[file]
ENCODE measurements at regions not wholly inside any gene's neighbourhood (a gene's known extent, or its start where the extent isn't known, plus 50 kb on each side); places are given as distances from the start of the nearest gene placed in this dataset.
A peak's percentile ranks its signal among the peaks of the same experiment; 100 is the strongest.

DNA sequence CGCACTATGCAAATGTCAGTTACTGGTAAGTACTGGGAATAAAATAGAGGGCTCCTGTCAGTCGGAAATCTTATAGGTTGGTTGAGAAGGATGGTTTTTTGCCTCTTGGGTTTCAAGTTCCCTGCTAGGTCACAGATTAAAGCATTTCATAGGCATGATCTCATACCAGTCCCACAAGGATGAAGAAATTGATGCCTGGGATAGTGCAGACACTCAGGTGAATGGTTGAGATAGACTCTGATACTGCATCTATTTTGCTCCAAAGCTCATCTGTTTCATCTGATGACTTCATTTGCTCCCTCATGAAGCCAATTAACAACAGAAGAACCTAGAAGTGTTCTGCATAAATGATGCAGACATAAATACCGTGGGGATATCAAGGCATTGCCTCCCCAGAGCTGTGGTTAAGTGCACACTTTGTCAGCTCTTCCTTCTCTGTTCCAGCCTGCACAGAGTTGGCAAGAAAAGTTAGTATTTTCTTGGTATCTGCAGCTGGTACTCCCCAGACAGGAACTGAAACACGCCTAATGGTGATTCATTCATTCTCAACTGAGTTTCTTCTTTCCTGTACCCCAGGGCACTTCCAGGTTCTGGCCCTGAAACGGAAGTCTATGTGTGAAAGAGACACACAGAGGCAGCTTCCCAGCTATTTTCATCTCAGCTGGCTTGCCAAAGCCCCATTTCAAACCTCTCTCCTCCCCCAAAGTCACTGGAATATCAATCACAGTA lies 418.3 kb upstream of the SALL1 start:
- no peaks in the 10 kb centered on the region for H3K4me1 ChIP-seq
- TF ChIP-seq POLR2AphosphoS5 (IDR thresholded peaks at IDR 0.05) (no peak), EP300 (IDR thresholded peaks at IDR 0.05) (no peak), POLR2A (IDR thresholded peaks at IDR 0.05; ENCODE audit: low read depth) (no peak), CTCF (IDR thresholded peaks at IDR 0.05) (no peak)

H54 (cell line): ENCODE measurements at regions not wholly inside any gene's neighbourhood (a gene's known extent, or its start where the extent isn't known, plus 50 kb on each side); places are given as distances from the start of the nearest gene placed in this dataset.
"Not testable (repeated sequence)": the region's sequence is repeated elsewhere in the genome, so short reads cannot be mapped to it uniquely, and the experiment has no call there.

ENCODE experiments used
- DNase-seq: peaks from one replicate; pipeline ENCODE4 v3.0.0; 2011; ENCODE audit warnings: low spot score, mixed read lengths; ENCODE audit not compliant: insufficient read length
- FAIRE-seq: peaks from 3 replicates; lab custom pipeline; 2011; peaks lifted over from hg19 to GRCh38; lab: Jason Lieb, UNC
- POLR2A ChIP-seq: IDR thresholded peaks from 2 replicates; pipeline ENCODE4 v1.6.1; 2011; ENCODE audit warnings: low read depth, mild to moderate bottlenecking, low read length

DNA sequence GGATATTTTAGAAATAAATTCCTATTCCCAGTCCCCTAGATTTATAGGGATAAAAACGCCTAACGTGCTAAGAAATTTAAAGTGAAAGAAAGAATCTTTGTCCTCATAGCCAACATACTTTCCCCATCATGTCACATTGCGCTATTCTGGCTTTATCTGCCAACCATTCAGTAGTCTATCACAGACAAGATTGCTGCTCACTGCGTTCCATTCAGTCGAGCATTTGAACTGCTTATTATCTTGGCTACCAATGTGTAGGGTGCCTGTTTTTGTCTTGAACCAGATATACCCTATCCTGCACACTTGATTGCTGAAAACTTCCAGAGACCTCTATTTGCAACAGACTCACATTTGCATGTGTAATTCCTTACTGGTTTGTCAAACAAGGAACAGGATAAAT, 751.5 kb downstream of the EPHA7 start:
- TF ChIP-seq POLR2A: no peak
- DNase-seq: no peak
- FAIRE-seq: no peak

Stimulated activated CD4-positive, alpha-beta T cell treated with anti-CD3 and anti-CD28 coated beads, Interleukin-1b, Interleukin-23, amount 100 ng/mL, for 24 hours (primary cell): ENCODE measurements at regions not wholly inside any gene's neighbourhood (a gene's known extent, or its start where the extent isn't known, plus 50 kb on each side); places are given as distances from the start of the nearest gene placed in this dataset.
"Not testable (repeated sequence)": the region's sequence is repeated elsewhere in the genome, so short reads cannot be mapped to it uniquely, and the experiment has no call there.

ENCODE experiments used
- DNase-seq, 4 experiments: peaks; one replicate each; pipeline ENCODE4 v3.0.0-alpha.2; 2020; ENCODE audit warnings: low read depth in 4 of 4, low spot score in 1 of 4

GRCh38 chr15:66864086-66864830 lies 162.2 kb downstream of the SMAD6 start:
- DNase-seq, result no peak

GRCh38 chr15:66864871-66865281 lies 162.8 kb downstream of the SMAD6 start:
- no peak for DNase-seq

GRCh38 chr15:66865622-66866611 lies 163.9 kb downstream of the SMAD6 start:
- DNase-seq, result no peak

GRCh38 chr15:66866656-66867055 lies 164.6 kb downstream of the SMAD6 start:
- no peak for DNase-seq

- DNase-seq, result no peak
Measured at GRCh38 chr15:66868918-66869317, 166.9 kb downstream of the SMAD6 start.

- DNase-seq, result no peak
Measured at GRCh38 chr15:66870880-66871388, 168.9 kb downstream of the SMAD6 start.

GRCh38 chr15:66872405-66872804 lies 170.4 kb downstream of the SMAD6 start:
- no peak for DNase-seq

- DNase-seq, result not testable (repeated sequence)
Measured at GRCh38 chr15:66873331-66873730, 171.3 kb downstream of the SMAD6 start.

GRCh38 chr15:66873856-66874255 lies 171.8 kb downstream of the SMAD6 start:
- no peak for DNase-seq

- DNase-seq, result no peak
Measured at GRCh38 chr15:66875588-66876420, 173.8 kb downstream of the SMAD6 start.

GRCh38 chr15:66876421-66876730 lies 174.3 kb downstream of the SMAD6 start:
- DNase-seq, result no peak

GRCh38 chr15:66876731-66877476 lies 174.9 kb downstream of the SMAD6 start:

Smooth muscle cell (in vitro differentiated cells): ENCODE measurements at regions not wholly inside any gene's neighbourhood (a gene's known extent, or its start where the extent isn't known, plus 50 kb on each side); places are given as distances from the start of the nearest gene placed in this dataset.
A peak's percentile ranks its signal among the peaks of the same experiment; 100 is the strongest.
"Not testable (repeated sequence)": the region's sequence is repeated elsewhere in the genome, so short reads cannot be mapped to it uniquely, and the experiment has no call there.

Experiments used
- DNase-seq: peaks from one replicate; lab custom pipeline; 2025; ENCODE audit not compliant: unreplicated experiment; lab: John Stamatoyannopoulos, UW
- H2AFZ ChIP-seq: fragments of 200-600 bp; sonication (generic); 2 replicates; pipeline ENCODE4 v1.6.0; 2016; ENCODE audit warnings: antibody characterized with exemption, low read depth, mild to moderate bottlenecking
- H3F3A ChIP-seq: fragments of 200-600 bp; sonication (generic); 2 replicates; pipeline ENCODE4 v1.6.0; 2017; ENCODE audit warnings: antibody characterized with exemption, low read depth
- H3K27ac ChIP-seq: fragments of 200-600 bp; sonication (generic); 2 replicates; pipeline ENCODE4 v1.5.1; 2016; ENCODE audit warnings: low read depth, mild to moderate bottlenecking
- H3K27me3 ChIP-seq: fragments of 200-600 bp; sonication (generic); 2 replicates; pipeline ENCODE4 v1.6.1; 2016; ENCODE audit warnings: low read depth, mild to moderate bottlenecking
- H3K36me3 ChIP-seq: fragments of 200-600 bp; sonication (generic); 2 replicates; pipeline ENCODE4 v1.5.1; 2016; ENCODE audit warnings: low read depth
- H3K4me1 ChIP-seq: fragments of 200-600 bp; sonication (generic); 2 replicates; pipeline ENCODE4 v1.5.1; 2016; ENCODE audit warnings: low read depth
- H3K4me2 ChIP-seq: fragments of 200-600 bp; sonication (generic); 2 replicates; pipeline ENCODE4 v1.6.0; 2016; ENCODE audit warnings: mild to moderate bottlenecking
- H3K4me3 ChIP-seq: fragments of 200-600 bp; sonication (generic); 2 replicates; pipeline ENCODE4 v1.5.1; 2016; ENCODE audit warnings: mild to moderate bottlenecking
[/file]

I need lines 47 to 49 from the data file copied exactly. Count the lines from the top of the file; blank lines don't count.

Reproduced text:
- DNase-seq: peaks from one replicate; lab custom pipeline; 2025; ENCODE audit not compliant: unreplicated experiment; lab: John Stamatoyannopoulos, UW
- H2AFZ ChIP-seq: fragments of 200-600 bp; sonication (generic); 2 replicates; pipeline ENCODE4 v1.6.0; 2016; ENCODE audit warnings: antibody characterized with exemption, low read depth, mild to moderate bottlenecking
- H3F3A ChIP-seq: fragments of 200-600 bp; sonication (generic); 2 replicates; pipeline ENCODE4 v1.6.0; 2017; ENCODE audit warnings: antibody characterized with exemption, low read depth